Management – Behavioural interviewing
An important part of being a manager is selecting the right staff through the interview process. Anyone working as a manager or considering enrolling on a management course, such as our Level 3 Diploma in Management, will benefit from training in aspects of this, such as behavioural interviewing, the subject of this blog.
What is behavioural interviewing?
Behavioural interviewing is the technique of asking specific questions that require a candidate to demonstrate how they might act in the job they are applying for by giving examples of their activities and achievements in a previous job.
So instead of asking: “Are you good at working as part of a team?”, a manager would say: “Tell me about a project you have worked on that required teamwork.”
Why do managers use behavioural interviewing?
Selecting the wrong candidate for a job can cost a company time and money. It can also have a detrimental effect on productivity and upset the balance of a team.
Research conducted over many years has shown that behavioural interviewing is a better way of assessing a candidate than traditional interviewing, resulting in an employee who is a better fit for the job.
The theory is that finding out what an applicant did in previous job will give a better insight into what they will do in the future, rather than simply asking them how they think they might perform.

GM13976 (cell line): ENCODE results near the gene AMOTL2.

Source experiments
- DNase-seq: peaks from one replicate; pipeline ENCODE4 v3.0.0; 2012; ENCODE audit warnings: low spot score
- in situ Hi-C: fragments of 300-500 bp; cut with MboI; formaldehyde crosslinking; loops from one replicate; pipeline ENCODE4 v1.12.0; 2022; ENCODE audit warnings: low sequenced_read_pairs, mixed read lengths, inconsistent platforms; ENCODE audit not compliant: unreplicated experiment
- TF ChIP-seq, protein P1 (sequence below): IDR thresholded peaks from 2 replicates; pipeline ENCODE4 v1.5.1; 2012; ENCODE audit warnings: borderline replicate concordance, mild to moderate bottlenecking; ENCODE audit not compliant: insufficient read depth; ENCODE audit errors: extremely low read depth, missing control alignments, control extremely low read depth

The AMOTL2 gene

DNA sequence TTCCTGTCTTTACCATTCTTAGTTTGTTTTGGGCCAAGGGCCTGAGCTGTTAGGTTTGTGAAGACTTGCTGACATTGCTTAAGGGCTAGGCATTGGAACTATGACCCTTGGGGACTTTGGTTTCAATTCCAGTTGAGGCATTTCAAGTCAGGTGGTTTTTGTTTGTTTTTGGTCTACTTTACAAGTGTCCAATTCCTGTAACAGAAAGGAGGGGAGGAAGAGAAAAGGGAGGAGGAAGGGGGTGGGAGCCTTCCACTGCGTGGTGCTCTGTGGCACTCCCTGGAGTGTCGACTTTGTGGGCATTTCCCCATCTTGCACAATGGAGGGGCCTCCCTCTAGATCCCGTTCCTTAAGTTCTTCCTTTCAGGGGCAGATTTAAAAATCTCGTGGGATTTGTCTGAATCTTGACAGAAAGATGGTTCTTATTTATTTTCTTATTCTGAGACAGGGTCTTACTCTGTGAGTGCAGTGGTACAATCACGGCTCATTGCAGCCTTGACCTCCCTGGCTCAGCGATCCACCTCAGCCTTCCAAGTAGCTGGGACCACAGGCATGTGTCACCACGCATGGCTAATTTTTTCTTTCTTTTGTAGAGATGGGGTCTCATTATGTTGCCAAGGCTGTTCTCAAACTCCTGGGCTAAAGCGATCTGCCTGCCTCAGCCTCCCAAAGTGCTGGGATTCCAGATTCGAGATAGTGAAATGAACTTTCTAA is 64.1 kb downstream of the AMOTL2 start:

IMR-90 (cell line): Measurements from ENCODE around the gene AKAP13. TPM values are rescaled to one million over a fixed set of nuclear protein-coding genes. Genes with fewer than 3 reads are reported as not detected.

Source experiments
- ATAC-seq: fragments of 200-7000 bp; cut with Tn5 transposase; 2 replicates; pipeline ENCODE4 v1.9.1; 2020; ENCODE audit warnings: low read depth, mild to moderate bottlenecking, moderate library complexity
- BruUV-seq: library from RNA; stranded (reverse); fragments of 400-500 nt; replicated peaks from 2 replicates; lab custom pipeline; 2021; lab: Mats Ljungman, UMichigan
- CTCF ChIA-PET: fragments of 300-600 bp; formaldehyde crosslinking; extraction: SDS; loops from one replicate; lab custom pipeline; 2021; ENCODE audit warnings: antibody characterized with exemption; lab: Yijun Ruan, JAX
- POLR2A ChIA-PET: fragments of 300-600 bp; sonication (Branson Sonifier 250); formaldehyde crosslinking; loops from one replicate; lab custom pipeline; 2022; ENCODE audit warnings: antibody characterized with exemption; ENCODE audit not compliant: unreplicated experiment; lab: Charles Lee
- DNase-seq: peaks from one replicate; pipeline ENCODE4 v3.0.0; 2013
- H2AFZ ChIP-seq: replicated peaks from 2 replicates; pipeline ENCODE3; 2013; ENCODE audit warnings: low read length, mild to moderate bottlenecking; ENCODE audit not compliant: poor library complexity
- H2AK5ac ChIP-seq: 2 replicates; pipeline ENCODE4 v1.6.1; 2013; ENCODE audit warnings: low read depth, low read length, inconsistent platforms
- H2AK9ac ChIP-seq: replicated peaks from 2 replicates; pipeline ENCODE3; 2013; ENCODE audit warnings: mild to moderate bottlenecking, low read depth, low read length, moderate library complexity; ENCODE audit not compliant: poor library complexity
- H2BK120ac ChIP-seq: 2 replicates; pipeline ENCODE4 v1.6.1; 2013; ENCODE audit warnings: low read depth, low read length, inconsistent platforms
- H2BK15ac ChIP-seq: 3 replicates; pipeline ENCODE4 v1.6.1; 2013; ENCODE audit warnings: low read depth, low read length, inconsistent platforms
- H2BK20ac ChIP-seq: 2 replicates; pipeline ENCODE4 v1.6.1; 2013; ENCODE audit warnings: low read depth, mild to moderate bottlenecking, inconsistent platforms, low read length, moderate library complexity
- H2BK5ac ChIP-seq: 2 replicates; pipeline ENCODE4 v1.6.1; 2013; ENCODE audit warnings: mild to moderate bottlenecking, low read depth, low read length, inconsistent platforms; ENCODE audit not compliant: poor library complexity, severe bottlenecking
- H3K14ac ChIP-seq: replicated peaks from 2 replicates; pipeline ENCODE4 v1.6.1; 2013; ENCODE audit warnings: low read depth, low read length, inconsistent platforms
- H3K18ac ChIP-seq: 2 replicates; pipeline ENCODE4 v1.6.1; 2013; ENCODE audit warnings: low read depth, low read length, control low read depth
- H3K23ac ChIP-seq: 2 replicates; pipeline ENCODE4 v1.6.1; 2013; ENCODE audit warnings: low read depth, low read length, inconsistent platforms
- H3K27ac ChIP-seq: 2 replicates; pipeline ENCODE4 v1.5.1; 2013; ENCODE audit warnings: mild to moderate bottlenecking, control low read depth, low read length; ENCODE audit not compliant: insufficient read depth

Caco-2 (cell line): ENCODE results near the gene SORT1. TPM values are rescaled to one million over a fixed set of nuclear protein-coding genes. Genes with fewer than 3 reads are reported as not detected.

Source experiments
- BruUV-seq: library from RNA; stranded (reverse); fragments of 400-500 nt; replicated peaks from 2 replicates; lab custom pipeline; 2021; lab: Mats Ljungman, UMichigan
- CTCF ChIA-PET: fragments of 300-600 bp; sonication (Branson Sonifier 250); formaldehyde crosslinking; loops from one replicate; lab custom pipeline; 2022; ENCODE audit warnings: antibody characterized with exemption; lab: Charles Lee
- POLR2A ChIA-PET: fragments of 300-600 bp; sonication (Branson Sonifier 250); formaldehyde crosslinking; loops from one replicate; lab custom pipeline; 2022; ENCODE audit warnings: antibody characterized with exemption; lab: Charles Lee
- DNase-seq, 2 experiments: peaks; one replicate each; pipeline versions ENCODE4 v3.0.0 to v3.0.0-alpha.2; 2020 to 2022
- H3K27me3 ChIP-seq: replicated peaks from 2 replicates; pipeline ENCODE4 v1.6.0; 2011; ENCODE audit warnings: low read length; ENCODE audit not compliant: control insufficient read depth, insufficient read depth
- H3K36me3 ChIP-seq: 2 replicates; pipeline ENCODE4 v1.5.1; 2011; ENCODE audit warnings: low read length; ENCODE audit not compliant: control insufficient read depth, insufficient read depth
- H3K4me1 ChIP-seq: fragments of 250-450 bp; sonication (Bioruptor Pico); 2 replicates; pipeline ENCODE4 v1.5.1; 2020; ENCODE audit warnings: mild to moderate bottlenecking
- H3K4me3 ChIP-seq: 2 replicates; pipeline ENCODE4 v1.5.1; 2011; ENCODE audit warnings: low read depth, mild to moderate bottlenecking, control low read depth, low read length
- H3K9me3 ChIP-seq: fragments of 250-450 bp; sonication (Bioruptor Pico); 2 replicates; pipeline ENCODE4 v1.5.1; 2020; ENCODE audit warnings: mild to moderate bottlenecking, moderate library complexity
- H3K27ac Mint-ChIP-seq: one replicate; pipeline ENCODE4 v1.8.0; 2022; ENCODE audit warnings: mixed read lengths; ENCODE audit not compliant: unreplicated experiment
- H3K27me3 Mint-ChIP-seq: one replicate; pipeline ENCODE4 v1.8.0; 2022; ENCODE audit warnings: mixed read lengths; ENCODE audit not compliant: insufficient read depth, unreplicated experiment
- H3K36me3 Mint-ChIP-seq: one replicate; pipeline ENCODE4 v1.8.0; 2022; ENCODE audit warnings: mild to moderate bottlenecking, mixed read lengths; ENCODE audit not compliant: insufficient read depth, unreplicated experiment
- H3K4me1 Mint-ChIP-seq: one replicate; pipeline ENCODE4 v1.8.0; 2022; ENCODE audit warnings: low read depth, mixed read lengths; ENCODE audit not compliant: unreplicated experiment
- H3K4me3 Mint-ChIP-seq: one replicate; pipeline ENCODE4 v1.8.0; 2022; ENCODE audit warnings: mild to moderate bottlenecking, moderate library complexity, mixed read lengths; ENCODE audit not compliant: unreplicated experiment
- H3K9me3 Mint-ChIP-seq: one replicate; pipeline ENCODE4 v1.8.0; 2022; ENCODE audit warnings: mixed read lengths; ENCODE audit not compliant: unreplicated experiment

How does a manager come up with suitable questions?
First the manager should have a clear idea of the role and of the skills and experience required to carry it out.
This can be achieved by:
- Talking to the person who previously worked in this role
- Consulting other managers, staff and customers where appropriate
- Looking at any existing job description for the role
- Using their own personal knowledge of the requirements of the role
Once the manager has established the job profile analysis, they should make a list of the skills and behaviours required for the role. The next step is to devise the question. These should encourage candidates to demonstrate whether they would take the right approach, based on their own behaviour in the past.
Applicants should not be asked questions that invite a yes or no answer. Instead questions should be geared towards prompting the interviewee to reveal their experience and past behaviour at work, in order to indicate how they might act in future.
Examples of potential questions for behavioural interviewing
Questions should be targeted towards the specific role and can be presented as statements (“Tell me about…”). A few examples:
- What specific aspect of your previous job makes you think you would be a good candidate for this role?
- How do you organise your workload when you have several tasks to complete?
- Give me an example of when you have handled a customer complaint to their satisfaction.
- Tell me about an occasion when you learned from a mistake you made.
- Describe an occasion when you have helped another team member who was experiencing difficulties with a particular task.
Choosing the right candidate for a job will benefit the individual, the manager, the team and the company as a whole, improving productivity and reducing staff turnover.
The best candidates for the job will be those able to give clear and relevant answers to the questions asked by the manager.